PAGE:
Day 5: Egg
The day on which this section fell on my schedule was a happy accident. Perfect timing to cover an ingredient that is synonymous with breakfast on a Saturday.
While I was reading the introductory essay on the egg and common preparation methods, Ruhlman had a distinct shift in his tone of writing. Let me explain…
Up until this section, Ruhlman’s love of cooking and of the subjects/ingredients he has covered thus far has come across in a certain way. He conveys the information by speaking in alternatively instructional and affectionate tones. It’s enjoyable to see how much he loves what he does.
But with this section, there was a whole other feeling. It went from affectionate appreciation of the subject to fully realized love. Example:
Finally, the egg is meaningful simply as a beautiful object, the hard but delicate shell protecting the life within, its elliptical curves symbolic of life and fertility.
The egg is divine. (p.104)
If that doesn’t sound like a love letter to the egg then I don’t know what does. Such lovely language! Even when discussing different preparations for the egg, terms like “velvety“, “magically succulent” and “smooth and delicate” are all over the section. Never before have I seen such writing about the egg.
Before reading this section, I had a good appreciation for the many things that an egg can do. After reading this, I too found myself swooning at the possibilities that I had never thought to try.
Make no mistake though, nestled in this love letter is some solid information. In fact, right in the middle of it is a discussion of how to poach an egg. And no, it does not involve getting an egg poaching pan or some other egg poaching appliance. He makes a veiled reference to his self-described “Bad Ass Perforated Spoon (aka The Egg Spoon)“, which has officially been added to my list of things to get for my kitchen.
Recipe: Scrambled Eggs with Goat Cheese and Chives
Since this is a fairly straightforward recipe, I’m going to discuss it in a bit more of a detailed way than I have been with the previous recipes. Who among us have never made scrambled eggs? Exactly.
Here’s another confession from me – I have always…always…made my scrambled eggs “dry”. This means that when I made them, there would be no discernible runny or wet yolk left. It’s something that started when I was a kid and found the runny yolk kind of well…gross.
As I got older, I developed an appreciation of fried eggs “over easy” and in very rare cases, “sunny side up”. But for some reason, I never did carry that appreciation for the runny yolk over to my scrambled eggs. They always remained dry.
The preparation for this recipe involves using a double-boiler method of cooking. For those that have never done that – basically you have a pan or bowl sitting on top of a pot of boiling water. This method is most often seen as a go-to way to melt chocolate without the risk of scorching it with too much heat. It provides an even, lower-heat application.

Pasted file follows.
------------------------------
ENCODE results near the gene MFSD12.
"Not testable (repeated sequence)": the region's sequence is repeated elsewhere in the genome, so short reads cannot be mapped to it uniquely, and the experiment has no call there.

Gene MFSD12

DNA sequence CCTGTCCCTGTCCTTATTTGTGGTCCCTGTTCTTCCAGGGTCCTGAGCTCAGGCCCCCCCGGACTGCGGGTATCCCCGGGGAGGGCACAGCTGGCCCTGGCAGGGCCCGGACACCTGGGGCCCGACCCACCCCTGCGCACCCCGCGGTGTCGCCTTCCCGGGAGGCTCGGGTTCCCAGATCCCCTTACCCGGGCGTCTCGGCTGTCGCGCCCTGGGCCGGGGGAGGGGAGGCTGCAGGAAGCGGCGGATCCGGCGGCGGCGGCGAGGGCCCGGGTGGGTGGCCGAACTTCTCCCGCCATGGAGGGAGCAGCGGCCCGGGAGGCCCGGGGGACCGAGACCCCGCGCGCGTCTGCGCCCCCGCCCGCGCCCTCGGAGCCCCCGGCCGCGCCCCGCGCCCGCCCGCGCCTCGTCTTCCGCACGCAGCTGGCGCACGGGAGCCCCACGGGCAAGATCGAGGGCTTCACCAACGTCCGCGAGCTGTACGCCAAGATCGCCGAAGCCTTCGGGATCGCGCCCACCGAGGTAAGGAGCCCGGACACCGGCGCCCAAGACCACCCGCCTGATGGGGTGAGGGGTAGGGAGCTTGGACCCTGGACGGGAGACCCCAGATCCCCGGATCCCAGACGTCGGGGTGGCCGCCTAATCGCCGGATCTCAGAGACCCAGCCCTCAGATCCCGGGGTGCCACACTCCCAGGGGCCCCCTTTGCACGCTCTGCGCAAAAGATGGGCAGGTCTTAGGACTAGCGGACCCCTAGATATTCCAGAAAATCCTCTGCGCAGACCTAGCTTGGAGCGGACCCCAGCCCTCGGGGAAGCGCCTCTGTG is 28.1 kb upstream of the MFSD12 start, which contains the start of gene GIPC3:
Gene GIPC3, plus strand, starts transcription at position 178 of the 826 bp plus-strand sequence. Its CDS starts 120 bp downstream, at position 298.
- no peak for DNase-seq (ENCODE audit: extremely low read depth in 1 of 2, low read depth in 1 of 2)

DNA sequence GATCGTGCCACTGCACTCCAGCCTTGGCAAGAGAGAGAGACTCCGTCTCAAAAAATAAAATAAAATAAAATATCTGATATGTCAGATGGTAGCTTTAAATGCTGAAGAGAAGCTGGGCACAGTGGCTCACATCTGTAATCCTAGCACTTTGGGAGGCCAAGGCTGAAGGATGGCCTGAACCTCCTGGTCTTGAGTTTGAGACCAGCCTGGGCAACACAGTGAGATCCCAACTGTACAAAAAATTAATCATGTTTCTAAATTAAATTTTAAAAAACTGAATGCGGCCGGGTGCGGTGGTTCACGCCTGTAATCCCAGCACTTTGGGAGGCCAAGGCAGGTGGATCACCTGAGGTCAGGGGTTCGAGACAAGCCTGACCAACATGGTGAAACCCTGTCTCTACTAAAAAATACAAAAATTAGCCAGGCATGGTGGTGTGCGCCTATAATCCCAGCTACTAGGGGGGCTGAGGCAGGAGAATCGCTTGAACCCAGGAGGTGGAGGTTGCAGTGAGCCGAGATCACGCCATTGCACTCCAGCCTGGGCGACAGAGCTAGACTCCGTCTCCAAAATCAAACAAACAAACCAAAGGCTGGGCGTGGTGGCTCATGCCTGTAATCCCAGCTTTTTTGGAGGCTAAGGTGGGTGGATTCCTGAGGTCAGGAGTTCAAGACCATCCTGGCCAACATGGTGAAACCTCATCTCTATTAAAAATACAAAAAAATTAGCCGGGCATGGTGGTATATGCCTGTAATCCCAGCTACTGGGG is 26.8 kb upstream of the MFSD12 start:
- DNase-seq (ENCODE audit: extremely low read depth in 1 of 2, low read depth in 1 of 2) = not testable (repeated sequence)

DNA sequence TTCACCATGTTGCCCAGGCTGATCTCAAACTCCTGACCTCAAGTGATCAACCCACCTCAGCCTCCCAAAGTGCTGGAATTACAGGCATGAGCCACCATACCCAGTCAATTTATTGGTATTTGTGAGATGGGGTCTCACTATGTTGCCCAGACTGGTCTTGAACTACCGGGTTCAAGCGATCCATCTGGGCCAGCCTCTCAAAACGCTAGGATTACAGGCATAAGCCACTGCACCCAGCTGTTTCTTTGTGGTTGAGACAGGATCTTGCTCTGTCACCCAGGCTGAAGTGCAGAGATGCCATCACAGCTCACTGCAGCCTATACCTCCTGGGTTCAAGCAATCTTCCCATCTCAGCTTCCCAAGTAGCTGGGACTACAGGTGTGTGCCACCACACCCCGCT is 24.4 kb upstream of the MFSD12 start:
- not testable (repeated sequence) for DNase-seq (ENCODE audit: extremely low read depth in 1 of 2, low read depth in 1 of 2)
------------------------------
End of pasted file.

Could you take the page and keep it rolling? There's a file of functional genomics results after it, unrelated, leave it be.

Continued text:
The reason he recommends this method has everything to do with the way the egg behaves in high heat. It’s delicate. So although I had come to love scrambled eggs so dry that it had a bit of browning to them, I realized that I really should stick to the principle of preparing them over a lower heat and have them wet.
Because my pans are new, I haven’t had a chance to figure out how I would create a double-boiler with them. To be honest, it’s a method I don’t use all that often.
I got around that by cooking them on the lowest setting possible on my stove top, alternating between the “low” setting and the “warm” setting on the burner.
If you have a gas range and cannot easily create a double-boiler, it might be a bit more difficult because gas ranges impart heat differently than an electric range. It’s generally easier to manipulate, but I’m going to go out on a bit of a limb here and say that I think that this was a rare instance where I benefitted from not having a gas range. Finally, the electric range’s notorious tendency to not heat up as hot as it should benefitted me!
I think that I may have still over-cooked them a tiny bit, but they still came out great. So not only did I learn how to cook eggs over a lower heat, I discovered what I had suspected when I started cooking this morning – that I actually like scrambled eggs when they aren’t cooked into oblivion.
And yes, your eyes to not deceive you – that is tarragon, not chives on top. I will say only that he does offer up other things that you can use to garnish the eggs and I really like tarragon So, if you allow me a bit of leeway, I can say that I didn’t exactly “tweak” the recipe since the chives component was a garnish.
Note on tomorrow:
Just a reminder that I will not be posting tomorrow, as it is Sunday. A girl needs a break! I’ll be back on Monday, January 7th, covering the section on Butter. Have a wonderful weekend!